Or rather, “How do we work together?” We understand that working with an organization such as ours for the first time often prompts a few questions. Sometimes more than a few concerns, too. How much will it cost? How successful will we be in interpreting your needs? How can we do it most effectively? How can we do it most efficiently? Here are a few answers.
Like many service organizations, we base our invoices on the time we invest in a project. Currently, we bill our time at $125 per hour, roughly 10–20% under what other firms of our quality and experience charge. Project costs range from a low of around a thousand dollars up to tens of thousands, based on scope and budget. We always provide a detailed proposal and estimate for approval before starting. We always adhere to our estimates unless project specifications change.
After being assigned a project, the first thing we do is to schedule an information-gathering meeting between our creative team and your key staff. We are interested not only in scheduling, budget and job specifications, but we will also be gathering key information about your company and the competitive landscape (see Groundwork). Although this process can be somewhat time-consuming (we don’t like meetings any more than you do), it is also crucially important. It will help you sharpen your focus and objectives, and it will help us ensure that what we produce is not only creatively excellent, but strategically targeted.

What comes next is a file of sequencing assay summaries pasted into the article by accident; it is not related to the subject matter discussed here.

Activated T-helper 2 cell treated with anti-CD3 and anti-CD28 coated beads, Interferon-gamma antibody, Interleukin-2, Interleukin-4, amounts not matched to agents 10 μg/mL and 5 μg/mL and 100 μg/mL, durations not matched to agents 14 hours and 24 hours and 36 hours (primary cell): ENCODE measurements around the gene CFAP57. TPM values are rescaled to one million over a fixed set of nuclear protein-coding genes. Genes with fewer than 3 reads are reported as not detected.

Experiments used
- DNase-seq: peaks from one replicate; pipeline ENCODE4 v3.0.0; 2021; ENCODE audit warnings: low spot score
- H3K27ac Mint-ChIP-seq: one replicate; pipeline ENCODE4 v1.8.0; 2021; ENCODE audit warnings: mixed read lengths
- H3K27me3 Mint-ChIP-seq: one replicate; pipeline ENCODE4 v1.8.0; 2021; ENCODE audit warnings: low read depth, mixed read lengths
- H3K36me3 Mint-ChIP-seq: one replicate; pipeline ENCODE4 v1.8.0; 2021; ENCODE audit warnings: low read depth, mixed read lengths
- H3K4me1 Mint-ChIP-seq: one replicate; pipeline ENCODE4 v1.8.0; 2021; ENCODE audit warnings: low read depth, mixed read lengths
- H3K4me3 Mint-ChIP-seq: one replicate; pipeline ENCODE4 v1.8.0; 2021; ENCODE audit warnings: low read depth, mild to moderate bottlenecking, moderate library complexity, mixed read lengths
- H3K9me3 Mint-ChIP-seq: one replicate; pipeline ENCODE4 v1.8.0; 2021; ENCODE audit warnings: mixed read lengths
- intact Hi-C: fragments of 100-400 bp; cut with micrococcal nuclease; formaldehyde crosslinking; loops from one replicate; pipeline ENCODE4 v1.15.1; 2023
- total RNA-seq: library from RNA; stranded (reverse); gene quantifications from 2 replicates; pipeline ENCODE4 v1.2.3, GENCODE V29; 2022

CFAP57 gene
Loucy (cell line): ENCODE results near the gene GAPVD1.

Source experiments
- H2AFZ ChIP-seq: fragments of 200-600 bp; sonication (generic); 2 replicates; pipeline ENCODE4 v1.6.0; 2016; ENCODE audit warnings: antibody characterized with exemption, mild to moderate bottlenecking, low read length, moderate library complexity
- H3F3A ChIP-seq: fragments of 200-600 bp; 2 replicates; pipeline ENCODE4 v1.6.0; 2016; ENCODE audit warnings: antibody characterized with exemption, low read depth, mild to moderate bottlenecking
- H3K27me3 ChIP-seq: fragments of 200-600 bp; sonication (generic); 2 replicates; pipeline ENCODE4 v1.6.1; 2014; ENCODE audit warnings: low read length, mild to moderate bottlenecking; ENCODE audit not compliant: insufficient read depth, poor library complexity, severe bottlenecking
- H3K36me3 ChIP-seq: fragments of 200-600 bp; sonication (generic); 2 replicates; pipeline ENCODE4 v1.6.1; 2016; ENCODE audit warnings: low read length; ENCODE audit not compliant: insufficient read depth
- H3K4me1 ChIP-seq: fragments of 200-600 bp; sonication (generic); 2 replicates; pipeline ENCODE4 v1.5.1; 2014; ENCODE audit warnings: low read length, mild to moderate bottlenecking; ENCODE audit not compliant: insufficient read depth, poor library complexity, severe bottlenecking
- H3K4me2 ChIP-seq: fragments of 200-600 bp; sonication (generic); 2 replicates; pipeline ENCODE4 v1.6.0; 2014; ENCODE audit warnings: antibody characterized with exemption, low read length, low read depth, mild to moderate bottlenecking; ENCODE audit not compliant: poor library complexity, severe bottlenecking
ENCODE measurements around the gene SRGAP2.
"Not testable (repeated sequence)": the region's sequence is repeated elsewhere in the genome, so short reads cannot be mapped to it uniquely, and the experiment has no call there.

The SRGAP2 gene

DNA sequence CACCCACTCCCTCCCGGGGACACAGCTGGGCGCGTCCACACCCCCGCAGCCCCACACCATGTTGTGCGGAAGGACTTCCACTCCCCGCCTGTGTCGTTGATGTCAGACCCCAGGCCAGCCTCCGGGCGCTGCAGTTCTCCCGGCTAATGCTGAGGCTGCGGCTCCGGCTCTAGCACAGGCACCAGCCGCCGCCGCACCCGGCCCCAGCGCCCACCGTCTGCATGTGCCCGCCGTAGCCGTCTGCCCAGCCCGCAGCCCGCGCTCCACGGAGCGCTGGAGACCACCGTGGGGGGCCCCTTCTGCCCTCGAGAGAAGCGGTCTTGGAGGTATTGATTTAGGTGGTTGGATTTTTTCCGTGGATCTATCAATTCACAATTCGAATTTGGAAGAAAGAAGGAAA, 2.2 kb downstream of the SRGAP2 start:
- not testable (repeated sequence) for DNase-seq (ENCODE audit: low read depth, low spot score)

Despite popular misconceptions, good creative work doesn’t often come in a flash of inspiration; usually it comes from lots of trial and error and even staring out the window. This is why we take the time to consider several approaches (concepts), work them through, and try them out. Then we revise them. This means that we’ll normally ask for up to two weeks, depending on the job’s complexity, before we submit our rough concepts for your review. Of course, if you have a rush project or deadline pressure, we will adjust our workflow and timing accordingly.
In our experience, it’s best if we present our initial rough concepts to your project manager and just one or two others. This ensures that we all stay focused on the challenge and are not distracted by too many personal opinions. These can take place in person or remotely. We try to convey what we believe is the best approach to take, while considering your budget, schedule, objectives, and preferences. Yet, presentation is not so well-developed as to have wasted time and effort if we decide to refine our message or strategy.
After presenting, we’ll ask for comments. The more objective and specific you can be, the better we will be able to respond. Revision normally takes about a week, and we schedule a second remote presentation shortly thereafter. From there, we make any minor teaks and finalize the timetable.
We recommend the finished layout be routed to the appropriate decision makers for fact and detail checking only, reserving stylistic and subjective decisions to your project manager. To avoid costly confusion and delay, it is also important that all communication with us comes from the project manager.
During the course of the project, we keep your project manager informed of our progress. Activities that will affect the schedule or budget will be identified in writing. Our goal is to keep your project moving ahead quickly, smoothly, and cost-effectively.
“It has been a pleasure to work with you on our many projects. Not only do you take the time to ask thoughtful questions and listen, you strive to look at our business through my eyes so that you propose approaches and solutions that are consistent with our organizational culture and values. Keep up the... Read more »
– Doug Brown – Paradigm Associates